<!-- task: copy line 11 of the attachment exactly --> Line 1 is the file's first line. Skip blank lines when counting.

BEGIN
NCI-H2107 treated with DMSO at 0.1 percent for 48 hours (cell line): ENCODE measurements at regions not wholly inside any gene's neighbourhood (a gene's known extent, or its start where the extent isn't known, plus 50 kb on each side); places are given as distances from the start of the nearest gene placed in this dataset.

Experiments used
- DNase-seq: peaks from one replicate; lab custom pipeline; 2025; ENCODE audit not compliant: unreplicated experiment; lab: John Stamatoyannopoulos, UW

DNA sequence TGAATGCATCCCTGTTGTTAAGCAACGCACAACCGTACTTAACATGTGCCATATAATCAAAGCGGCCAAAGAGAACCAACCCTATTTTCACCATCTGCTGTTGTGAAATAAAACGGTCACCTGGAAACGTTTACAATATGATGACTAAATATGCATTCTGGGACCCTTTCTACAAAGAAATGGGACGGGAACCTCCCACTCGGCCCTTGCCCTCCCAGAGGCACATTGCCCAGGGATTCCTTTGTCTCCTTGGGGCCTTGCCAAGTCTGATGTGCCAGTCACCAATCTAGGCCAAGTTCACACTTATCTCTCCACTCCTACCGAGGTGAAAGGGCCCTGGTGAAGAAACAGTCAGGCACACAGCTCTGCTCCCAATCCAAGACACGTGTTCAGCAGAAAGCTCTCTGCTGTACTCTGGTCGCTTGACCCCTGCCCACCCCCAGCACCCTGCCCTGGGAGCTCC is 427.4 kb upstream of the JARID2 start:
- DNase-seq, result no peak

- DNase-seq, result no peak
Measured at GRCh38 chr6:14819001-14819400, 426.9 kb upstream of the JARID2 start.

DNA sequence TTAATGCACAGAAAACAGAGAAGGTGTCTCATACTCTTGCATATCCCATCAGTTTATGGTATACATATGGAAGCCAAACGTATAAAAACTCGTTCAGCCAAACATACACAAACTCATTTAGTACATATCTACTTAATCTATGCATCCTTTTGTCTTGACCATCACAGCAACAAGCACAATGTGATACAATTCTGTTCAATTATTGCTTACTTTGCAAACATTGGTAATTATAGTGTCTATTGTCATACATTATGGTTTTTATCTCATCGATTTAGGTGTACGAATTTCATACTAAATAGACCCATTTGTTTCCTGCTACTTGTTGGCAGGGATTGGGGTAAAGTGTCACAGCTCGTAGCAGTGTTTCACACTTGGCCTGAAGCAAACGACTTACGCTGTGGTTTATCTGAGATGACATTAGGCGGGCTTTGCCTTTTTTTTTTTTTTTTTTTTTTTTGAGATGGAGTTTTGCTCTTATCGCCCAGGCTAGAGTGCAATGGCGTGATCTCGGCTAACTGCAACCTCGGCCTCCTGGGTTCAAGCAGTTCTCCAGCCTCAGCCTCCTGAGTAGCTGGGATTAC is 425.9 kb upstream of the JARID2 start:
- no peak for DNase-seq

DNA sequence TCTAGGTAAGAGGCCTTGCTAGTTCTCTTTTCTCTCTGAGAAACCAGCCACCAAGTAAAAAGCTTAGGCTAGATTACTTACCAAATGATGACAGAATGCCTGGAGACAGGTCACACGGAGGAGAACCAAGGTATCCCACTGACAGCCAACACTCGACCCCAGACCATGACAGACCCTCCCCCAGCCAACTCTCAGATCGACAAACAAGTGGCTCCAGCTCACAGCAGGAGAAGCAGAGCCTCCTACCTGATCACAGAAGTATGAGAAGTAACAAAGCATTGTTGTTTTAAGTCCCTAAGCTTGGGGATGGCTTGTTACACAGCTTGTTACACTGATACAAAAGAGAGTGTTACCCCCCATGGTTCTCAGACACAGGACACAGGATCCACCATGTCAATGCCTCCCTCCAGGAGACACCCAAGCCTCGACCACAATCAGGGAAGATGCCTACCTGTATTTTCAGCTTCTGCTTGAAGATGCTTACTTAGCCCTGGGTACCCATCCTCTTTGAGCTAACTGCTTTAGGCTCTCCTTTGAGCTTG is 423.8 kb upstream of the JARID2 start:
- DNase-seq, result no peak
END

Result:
- DNase-seq, result no peak